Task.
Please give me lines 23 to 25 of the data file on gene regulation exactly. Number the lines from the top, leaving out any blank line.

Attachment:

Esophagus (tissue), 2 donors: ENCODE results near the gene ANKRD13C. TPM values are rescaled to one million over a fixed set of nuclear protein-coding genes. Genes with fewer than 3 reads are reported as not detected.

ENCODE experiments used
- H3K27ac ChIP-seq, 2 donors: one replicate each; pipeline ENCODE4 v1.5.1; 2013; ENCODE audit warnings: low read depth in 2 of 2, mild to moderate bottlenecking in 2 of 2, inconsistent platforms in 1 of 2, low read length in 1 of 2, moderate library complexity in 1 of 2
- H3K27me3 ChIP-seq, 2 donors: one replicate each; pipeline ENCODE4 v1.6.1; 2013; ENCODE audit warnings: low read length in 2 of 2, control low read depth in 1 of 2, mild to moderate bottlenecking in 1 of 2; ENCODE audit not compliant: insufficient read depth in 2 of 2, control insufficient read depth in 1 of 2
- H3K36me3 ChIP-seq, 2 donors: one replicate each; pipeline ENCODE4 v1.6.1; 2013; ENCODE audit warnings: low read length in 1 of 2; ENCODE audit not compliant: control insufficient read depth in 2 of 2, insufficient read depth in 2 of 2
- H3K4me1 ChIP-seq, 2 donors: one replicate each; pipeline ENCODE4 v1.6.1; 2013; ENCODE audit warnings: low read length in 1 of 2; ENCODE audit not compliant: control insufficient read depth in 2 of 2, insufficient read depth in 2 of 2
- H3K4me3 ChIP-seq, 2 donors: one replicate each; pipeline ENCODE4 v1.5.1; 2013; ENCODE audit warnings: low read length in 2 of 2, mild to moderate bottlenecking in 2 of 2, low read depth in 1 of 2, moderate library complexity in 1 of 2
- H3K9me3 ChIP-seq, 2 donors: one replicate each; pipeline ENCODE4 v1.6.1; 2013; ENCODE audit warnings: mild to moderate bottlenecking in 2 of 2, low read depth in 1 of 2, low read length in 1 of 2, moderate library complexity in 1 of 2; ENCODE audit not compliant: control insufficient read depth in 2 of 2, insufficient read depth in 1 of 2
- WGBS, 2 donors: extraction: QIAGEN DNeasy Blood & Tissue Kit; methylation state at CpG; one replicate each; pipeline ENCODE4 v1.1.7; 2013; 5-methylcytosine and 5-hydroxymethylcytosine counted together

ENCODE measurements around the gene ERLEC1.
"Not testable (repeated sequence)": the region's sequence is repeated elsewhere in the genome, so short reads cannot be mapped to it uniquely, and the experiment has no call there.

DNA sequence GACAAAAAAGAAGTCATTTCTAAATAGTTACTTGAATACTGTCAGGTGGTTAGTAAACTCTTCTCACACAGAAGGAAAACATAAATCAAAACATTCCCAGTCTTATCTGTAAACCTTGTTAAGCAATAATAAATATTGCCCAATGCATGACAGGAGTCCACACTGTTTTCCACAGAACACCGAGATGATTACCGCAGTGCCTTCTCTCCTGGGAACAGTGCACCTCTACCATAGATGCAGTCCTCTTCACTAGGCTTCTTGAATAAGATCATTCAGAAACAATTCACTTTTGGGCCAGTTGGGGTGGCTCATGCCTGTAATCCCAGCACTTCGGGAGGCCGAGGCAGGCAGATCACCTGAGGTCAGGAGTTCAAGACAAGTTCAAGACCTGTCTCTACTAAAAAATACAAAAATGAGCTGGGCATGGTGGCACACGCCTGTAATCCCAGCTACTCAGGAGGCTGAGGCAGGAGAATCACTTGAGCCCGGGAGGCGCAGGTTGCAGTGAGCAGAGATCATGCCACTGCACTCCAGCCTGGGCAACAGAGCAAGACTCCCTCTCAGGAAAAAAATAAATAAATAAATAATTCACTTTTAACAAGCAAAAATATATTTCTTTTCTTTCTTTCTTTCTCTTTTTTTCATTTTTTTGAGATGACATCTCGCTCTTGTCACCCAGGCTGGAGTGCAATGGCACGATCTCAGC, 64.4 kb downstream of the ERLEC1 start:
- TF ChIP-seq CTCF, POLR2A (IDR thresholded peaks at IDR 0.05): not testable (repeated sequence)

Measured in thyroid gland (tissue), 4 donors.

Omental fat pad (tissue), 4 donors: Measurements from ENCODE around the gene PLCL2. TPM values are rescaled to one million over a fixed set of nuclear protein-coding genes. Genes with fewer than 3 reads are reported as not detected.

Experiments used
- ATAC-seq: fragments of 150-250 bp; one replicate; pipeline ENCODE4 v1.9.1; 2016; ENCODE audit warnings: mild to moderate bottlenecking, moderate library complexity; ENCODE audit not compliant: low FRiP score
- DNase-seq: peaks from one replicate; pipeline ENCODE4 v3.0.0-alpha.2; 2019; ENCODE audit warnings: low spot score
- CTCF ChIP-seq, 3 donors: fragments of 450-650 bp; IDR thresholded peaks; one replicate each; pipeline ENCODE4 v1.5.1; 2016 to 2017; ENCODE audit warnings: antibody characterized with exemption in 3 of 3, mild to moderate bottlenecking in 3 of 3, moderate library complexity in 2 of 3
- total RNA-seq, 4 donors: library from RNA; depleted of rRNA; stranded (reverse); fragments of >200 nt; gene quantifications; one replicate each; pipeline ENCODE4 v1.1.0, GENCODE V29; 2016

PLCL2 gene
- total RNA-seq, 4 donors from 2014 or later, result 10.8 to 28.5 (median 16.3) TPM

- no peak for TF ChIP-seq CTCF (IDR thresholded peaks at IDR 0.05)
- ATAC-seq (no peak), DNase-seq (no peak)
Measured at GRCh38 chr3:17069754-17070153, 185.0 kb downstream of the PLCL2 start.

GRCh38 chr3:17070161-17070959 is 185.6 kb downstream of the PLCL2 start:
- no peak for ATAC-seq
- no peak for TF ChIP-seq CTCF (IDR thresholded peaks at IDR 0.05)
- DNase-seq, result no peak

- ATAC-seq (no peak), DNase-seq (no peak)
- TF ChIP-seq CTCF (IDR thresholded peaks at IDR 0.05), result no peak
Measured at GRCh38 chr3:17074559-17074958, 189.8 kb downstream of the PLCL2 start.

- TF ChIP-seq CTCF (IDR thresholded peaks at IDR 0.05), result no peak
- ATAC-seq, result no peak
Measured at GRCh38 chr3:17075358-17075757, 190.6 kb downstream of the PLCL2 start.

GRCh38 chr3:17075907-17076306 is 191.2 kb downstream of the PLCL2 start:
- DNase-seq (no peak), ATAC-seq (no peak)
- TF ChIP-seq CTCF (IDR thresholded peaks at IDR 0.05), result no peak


- no peak for TF ChIP-seq CTCF (IDR thresholded peaks at IDR 0.05)
- ATAC-seq (no peak), DNase-seq (no peak)
Measured at GRCh38 chr3:17069754-17070153, 185.0 kb downstream of the PLCL2 start.